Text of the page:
HTML5WebApppart4: Use WebWorkers to accelerate your mobile Web application (on )...-

Source: Internet
Author: User
Tags basic html page
Web applications have been confined to a single-threaded world for a long time. This does limit the actions of developers in their code, because there is a risk of freezing the application UI for anything that is too complex. By introducing multithreading into Web applications, WebWorkers reversed this disadvantage ...,.

Web applications have been confined to a single-threaded world for a long time. This does limit the actions of developers in their code, because there is a risk of freezing the application UI for anything that is too complex. By introducing multithreading into Web applications, Web Workers has reversed this disadvantage. This is especially useful for mobile Web applications where most application logic is on the client. In this article, you will learn how to use Web Workers and find out which tasks are most suitable for them. You will also see how other HTML 5 technologies can improve the efficiency of those technologies.


In this article, you will use the latest Web technology to develop Web applications. Most of the code here is only the core technology of HTML, JavaScript, and CSS-all Web developers. The most important tool is the browser used for testing. Most of the Code in this article will be run on the latest desktop browser, but there are some exceptions that we will explain in this article. Of course, you must also test on a mobile browser. Therefore, you need the latest iPhone and Android SDKs. This article uses iPhone SDK 3.1.3 and Android SDK 2.1. The example in this article also uses a proxy server to access remote services from a browser. This proxy server is a simple Java servlet, but it can also be easily replaced by a proxy written in PHP, Ruby, and other languages. Obtain the link.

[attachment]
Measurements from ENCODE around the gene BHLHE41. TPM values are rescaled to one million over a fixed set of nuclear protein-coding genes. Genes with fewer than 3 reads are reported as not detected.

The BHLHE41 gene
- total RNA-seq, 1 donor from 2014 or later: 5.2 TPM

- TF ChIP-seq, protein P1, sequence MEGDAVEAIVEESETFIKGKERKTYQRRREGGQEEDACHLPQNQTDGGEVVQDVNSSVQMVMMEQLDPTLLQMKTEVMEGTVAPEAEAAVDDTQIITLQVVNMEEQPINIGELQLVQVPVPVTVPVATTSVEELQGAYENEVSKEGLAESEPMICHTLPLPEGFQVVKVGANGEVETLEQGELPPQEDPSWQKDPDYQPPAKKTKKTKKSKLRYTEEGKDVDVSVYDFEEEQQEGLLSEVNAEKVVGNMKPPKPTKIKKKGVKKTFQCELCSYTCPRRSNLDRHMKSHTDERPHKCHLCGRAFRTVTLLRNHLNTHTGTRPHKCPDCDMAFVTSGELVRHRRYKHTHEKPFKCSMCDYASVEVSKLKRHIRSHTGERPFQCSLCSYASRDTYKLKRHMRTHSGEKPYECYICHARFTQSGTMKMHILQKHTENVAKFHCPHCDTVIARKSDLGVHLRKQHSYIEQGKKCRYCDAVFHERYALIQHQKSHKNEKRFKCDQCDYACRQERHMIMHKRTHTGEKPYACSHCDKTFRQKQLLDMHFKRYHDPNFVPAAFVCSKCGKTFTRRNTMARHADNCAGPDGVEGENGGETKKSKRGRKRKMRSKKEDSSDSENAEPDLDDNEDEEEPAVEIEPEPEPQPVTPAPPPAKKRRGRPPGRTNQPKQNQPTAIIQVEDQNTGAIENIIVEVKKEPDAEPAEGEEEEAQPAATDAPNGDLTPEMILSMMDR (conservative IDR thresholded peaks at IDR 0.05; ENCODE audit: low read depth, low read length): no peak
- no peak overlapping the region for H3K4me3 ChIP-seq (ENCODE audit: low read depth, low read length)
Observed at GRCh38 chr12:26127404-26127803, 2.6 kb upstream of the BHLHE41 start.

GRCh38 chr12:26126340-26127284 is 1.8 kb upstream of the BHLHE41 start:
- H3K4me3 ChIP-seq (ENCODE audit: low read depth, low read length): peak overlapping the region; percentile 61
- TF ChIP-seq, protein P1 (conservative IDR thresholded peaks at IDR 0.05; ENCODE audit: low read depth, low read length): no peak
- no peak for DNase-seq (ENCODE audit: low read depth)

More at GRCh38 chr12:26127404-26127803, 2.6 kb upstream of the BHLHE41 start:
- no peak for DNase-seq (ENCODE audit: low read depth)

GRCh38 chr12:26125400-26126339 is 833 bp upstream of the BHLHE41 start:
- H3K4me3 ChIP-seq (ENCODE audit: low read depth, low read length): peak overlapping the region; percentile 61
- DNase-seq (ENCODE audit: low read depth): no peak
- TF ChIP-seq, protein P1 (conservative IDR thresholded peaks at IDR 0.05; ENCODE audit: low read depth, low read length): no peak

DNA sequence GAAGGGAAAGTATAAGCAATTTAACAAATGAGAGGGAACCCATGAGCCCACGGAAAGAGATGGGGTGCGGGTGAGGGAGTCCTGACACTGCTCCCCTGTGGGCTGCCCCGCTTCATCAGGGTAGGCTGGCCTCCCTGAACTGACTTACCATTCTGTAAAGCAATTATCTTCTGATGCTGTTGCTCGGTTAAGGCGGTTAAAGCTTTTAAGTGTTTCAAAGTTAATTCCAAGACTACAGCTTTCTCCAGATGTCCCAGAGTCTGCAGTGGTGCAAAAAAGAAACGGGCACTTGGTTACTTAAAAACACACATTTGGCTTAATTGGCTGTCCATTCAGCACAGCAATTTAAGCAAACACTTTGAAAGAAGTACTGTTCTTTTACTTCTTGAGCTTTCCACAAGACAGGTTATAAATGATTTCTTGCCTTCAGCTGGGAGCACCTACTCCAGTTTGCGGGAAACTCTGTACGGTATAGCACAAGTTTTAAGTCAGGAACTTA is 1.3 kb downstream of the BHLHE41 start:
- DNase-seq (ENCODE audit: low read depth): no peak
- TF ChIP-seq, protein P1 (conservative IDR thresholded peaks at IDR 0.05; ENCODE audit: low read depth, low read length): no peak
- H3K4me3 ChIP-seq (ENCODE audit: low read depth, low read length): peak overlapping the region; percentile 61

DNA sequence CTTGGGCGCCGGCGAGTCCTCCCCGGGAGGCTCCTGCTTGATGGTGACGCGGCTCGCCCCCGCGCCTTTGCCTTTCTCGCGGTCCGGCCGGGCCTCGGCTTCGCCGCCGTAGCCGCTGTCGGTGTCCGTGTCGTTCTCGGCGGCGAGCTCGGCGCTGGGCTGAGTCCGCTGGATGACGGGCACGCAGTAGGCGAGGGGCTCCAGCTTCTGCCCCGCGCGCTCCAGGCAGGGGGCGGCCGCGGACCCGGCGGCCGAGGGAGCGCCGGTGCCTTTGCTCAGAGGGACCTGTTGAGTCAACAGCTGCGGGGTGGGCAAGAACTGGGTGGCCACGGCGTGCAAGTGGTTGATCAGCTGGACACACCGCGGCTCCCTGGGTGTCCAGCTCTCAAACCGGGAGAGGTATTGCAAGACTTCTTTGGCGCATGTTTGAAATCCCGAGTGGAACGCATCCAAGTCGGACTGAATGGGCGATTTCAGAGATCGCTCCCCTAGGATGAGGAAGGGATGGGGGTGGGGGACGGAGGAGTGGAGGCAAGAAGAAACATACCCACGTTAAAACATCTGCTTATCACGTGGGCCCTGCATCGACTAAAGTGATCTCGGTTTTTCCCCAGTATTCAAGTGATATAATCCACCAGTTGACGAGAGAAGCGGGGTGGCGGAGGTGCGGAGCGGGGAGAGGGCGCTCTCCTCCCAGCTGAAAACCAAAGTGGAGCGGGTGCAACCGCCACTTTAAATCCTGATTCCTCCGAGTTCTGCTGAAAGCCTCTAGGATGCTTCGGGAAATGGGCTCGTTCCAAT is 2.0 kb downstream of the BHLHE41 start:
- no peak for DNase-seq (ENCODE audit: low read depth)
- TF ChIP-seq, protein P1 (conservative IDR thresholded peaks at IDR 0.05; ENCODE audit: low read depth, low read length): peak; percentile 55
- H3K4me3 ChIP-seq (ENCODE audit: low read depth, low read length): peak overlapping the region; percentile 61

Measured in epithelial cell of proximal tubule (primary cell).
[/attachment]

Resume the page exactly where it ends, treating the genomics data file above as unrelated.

Multithreading JavaScript on mobile devices

For most developers, multithreading or concurrent programming is not new. However, JavaScript is not a language that supports concurrent programming. The JavaScript creator believes that concurrent programming is prone to problems and is unnecessary for a language like JavaScript designed to execute simple tasks on Web pages. However, as Web pages have evolved into Web applications, the complexity of tasks completed using JavaScript has increased significantly, and JavaScript has been given the same requirements as other languages. At the same time, developers who work in other languages that support concurrent programming often face ultra-high complexity that comes with concurrent primitives such as threads and mutexes. In fact, several new languages such as Scala, Clojure, and F # have developed recently, and they may all simplify concurrency.